The past is a foreign country. They do things differently there.
– L.P. Hartley, The Go-betweens
I thought I would die in Varanasi. It wasn’t the relentless, ubiquitous filth. It wasn’t the jostling, wild-eyed crowds celebrating the festival of Mahashivaratri. It wasn’t the cloying smoke of the burning ghats or the constantly spitting people. It wasn’t even the storm that cut the power to the city and smote the banks of the Ganges with detonations of thunder and jagged blasts of incandescent lightning. It was none of those things. In fact, I didn’t even think that I would actually die in Varanasi. I just appropriated that line from the 1920s-era travel writer HV Morten, who began his book In Search of England with the line “I thought I would die in Palestine”, in order to add drama.
But what caused me the most anxiety in Varanasi, and, indeed, throughout my journey to India, was the realization, final and irreversible, that I was no longer a traveller.
Between September 1988 and November 1994, my girlfriend Linda and I travelled the world. Our generation were born in the sweet spot of time (1963-1968) between the coddled Baby Boomers and the cynical Gen-Xers. And for a decade or so, from the mid-eighties to the mid-nineties, the world was our playground. And we travelled hard. During the course of our adventures we visited 35 countries on four continents, worked in pubs and factories and on farms, got engaged in Vienna, married in New Zealand, and lived the life of gypsies out in the world.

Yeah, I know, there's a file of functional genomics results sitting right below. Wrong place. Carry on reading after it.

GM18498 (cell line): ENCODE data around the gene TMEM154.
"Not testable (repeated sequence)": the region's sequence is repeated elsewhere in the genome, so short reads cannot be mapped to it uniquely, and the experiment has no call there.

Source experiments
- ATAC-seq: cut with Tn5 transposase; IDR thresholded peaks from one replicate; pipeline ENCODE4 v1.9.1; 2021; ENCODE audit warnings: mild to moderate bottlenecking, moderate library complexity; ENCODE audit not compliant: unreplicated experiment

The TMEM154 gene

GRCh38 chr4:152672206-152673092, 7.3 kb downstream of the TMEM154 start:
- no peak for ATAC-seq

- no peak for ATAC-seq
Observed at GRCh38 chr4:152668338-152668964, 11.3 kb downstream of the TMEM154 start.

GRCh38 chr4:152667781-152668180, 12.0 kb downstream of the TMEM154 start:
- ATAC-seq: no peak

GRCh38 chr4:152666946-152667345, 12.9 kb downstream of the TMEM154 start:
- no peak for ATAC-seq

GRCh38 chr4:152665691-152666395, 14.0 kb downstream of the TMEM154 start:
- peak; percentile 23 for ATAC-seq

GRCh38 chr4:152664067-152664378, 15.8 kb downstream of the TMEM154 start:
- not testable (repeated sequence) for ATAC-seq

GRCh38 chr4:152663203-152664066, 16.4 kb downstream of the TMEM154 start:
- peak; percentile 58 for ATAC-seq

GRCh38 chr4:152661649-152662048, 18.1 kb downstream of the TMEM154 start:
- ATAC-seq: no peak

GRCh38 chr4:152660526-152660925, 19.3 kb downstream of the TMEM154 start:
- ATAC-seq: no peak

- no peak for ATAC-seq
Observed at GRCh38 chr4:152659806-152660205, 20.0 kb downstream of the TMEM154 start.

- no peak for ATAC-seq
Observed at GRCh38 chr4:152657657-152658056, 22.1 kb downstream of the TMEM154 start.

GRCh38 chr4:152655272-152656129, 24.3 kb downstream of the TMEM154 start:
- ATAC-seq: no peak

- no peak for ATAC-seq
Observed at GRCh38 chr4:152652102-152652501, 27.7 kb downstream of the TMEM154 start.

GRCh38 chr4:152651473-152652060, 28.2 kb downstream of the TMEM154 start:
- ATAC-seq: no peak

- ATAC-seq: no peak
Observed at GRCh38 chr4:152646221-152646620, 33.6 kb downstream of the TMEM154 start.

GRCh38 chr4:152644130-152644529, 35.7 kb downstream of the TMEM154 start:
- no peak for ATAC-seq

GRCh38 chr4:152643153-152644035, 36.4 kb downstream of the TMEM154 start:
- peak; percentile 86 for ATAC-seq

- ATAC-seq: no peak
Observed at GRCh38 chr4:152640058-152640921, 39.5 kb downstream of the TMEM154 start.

We weren’t tourists: we were travellers. We revelled in hardship. We took risks. We changed money with shady dealers in African back alleys. We raced floods and avalanches in the black gorges of the Indus Valley, where the river slices through the Karakoram Mountains in the north of Pakistan. We lay on jewelled Indonesian beaches and smoked hash beside the funeral pyres of Varanasi. We rode third class, ate on the streets and slept in dirty, dirt cheap flophouses with only the billowing, diaphanous folds of a mosquito net between us and malaria. We negotiated tricky roads in dangerous territory and, occasionally, lolled in comfort in 5-star hotels where the colour of our skin gave us exclusive entry. We haggled over every last rupee, shilling and dirham. We were on the road. Nothing else mattered.
Then home. Reality. Careers, kids, a mortgage. All the good stuff. The settled life. Twenty-eight years passed. And then, I was back in Asia, with a backpack, a list of destinations, and a notion that I would travel hard again. A wanderer in the Blue Rooms. A traveller.
But it was too hard. And I was too old. India was hot, squalid, crowded, unfathomable and relentlessly filthy. I ditched half my itinerary and moved up-market. I stayed in good hotels, took expensive, air-conditioned sleeper trains, navigated with Google Maps and rode Ola and Uber wherever I went. I didn’t die in Varanasi. I just let go of my old self. The traveller became a tourist. And that’s OK. The past is a foreign country. They do things differently there.